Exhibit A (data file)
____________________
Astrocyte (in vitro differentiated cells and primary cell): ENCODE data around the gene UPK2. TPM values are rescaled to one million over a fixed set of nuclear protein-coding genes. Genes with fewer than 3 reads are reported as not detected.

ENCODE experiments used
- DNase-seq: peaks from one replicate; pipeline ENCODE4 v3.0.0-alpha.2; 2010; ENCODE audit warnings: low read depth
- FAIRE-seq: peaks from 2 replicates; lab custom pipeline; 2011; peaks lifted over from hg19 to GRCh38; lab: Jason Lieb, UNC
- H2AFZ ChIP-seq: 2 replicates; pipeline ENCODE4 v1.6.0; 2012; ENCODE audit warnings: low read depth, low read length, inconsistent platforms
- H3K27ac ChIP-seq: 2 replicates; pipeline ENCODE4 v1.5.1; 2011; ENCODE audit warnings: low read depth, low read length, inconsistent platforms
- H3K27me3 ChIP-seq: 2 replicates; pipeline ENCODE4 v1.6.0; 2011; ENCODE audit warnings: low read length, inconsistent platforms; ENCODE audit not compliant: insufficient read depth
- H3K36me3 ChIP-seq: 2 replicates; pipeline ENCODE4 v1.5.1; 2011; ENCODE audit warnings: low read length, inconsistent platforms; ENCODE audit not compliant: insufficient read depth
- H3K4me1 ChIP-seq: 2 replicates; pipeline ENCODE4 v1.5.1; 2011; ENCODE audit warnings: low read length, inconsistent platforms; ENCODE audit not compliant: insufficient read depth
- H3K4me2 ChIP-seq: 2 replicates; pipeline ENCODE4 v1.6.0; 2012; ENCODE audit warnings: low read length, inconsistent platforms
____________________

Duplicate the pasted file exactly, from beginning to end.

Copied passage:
Astrocyte (in vitro differentiated cells and primary cell): ENCODE data around the gene UPK2. TPM values are rescaled to one million over a fixed set of nuclear protein-coding genes. Genes with fewer than 3 reads are reported as not detected.

ENCODE experiments used
- DNase-seq: peaks from one replicate; pipeline ENCODE4 v3.0.0-alpha.2; 2010; ENCODE audit warnings: low read depth
- FAIRE-seq: peaks from 2 replicates; lab custom pipeline; 2011; peaks lifted over from hg19 to GRCh38; lab: Jason Lieb, UNC
- H2AFZ ChIP-seq: 2 replicates; pipeline ENCODE4 v1.6.0; 2012; ENCODE audit warnings: low read depth, low read length, inconsistent platforms
- H3K27ac ChIP-seq: 2 replicates; pipeline ENCODE4 v1.5.1; 2011; ENCODE audit warnings: low read depth, low read length, inconsistent platforms
- H3K27me3 ChIP-seq: 2 replicates; pipeline ENCODE4 v1.6.0; 2011; ENCODE audit warnings: low read length, inconsistent platforms; ENCODE audit not compliant: insufficient read depth
- H3K36me3 ChIP-seq: 2 replicates; pipeline ENCODE4 v1.5.1; 2011; ENCODE audit warnings: low read length, inconsistent platforms; ENCODE audit not compliant: insufficient read depth
- H3K4me1 ChIP-seq: 2 replicates; pipeline ENCODE4 v1.5.1; 2011; ENCODE audit warnings: low read length, inconsistent platforms; ENCODE audit not compliant: insufficient read depth
- H3K4me2 ChIP-seq: 2 replicates; pipeline ENCODE4 v1.6.0; 2012; ENCODE audit warnings: low read length, inconsistent platforms